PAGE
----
|Re: How about a Phoenix 35S?|
Message #19 Posted by DaveJ on 28 Nov 2007, 4:15 p.m.,
in response to message #15 by Maximilian Hohmann
Does this really make sense, economically? Spend 70 Euros (or whatever it costs) for an hp-35S, of which only the housing and the keyboard contacts are kept. For 70 Euros, I can have the housing machined from a solid block of aluminium to my specs and anodized in the most fancy color I can think of!
Really?, 70 euros for the machining and the anodising?
Who will do it for that price? I don't know anyone who will even think about talking to you for $70.
You have also missed the point, and are not taking into consideration the devil in the detail with such a DIY project.
a) who's going to design this fantastic case? and I mean down to every last dimensioned detail?
b) You are going to need at least 2 halves of a calculator case to be machined, remember. You've doubled your money just there.
c) How are the keys going to work? How are they going to be maufactured?, and at what cost?, who's going to design them and prototype them?, what about the key labeling?, how are they going to feel?
d) What about the finer details like the battery door?
e) Do you really think it's going to look like anything but a "home made" calculator?
I could go on and on, the devil is in the detail.
Everyone talks and talks about a DIY calculator, but face it, it's not going to happen without BIG dollars, LOTS of development time, several spins of the development cycle to tweak it, and a lot of very committed people with the right skills. Just talk to Eric and Co, they have spent thousands of dollars on the DIY prototypes, and I think they got away with that cheaply.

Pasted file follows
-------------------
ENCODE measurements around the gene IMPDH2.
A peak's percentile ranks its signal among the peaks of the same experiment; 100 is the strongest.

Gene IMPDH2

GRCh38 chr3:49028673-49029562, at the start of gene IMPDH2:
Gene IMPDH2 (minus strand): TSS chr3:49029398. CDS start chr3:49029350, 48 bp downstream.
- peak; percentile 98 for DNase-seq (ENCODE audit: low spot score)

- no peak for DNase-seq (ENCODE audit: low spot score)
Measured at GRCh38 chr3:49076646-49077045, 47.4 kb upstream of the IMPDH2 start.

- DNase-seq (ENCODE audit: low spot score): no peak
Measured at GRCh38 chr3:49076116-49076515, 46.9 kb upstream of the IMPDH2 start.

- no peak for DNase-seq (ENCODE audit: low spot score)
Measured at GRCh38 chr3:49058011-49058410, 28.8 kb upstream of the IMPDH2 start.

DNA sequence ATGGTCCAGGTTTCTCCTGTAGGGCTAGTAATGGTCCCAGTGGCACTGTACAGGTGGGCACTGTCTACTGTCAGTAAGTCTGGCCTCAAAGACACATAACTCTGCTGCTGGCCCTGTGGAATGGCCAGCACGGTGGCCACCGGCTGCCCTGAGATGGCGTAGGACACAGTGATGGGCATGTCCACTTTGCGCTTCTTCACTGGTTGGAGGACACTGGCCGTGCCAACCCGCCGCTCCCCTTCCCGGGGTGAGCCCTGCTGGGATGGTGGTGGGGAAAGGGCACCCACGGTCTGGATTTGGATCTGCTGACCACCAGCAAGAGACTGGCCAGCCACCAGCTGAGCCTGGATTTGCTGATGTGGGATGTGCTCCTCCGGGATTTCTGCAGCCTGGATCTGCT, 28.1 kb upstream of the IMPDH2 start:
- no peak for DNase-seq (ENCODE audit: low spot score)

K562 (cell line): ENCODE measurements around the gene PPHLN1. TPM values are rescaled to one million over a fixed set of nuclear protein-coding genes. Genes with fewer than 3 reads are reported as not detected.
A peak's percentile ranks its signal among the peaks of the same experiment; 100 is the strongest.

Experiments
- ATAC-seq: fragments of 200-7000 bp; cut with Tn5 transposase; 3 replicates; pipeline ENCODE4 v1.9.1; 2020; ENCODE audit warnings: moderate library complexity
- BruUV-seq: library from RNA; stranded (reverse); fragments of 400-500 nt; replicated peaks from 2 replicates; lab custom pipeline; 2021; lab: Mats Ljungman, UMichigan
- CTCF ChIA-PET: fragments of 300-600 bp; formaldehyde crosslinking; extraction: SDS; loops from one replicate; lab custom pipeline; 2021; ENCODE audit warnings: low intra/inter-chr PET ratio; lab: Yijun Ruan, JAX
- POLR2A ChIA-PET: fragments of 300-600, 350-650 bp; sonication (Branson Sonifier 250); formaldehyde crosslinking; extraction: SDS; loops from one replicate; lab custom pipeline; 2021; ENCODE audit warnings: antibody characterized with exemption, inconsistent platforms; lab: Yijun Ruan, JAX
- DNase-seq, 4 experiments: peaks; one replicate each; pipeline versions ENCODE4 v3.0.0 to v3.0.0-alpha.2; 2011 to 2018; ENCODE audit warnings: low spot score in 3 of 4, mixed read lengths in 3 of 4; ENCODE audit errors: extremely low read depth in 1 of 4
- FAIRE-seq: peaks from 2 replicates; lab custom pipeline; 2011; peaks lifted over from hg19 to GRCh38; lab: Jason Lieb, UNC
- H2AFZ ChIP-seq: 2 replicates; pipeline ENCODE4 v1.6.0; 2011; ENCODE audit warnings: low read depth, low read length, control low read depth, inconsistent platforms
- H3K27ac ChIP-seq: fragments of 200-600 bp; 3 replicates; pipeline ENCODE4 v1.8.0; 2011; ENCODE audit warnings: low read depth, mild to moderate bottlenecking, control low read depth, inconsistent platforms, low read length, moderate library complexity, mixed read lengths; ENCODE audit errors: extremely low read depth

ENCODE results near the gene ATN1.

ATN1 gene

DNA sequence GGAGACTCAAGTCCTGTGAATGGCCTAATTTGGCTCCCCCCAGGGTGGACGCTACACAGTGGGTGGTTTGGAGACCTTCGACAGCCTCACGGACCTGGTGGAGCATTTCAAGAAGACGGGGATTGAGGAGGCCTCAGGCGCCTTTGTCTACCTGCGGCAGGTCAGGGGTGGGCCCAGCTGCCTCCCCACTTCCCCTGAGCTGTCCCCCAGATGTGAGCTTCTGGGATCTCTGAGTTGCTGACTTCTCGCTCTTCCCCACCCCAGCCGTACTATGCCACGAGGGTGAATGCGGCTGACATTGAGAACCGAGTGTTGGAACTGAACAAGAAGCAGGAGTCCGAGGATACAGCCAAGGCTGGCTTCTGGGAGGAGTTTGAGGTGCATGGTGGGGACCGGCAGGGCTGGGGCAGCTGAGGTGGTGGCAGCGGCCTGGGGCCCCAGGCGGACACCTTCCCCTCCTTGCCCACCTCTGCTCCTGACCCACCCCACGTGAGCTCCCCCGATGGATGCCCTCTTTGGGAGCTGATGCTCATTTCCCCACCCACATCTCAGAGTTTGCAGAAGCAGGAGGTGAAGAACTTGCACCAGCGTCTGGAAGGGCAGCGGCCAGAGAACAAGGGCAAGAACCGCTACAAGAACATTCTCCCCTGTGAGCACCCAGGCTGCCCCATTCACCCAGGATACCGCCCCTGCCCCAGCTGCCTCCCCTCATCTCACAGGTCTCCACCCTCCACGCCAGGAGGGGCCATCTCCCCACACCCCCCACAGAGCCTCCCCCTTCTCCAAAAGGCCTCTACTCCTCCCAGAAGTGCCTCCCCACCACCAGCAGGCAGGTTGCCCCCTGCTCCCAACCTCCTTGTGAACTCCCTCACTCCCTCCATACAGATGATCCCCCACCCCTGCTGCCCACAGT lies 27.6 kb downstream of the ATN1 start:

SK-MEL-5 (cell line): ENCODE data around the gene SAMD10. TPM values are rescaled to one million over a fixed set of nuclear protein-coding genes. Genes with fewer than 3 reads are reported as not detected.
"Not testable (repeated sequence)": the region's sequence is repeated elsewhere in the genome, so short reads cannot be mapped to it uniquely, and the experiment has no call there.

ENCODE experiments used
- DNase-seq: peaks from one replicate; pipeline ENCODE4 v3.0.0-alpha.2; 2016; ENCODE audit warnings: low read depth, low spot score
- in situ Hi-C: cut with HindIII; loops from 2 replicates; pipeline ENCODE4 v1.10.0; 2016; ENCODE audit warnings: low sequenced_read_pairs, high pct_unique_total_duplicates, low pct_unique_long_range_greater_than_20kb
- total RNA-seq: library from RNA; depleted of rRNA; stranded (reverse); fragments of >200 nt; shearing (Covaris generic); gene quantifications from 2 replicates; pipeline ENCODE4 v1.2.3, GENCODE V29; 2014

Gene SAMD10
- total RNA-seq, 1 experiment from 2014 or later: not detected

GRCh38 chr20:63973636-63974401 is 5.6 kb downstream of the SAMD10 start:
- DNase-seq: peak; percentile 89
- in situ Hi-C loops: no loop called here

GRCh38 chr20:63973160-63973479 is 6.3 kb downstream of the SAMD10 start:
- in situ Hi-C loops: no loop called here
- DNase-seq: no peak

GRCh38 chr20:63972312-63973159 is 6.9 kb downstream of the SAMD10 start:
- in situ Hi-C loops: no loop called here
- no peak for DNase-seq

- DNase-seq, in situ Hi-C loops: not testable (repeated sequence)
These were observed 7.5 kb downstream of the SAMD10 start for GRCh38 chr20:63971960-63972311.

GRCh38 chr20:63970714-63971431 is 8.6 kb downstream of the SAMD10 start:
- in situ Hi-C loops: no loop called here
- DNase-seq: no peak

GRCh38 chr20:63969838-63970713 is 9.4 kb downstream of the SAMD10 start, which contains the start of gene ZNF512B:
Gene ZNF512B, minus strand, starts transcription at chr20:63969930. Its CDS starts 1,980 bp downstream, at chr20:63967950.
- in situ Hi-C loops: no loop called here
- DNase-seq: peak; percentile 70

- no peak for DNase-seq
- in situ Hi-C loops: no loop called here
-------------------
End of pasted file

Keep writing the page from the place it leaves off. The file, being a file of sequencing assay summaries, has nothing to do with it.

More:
So yes, a 35X makes *massive* sense economically. Roughly:
$100 for the calc
$100 for the PCB (comes down with volume)
$100 for the parts (comes down with volume)
and order or magnitude less "devil in the detail" than a full custom design. And the end result is you get the most professional looking calculator possible without all the hard work. Sure it's not perfect, but it gives you a good base to work with. A $200 calc is almost guaranteed regardless of volume.
A fully custom DIY project will not get under $200 unless you start talking several hundred units, with the first few prototypes costing thousands. So the 35X is cheaper both ways.
The 35X also has benefits in that you can't get carried away with "feature creep", and the project falling apart because people want to go in different directions with the case, batteries, number of keys, key layout, battery door, etc. Most of the key decisions are already made, and you work around what you've got.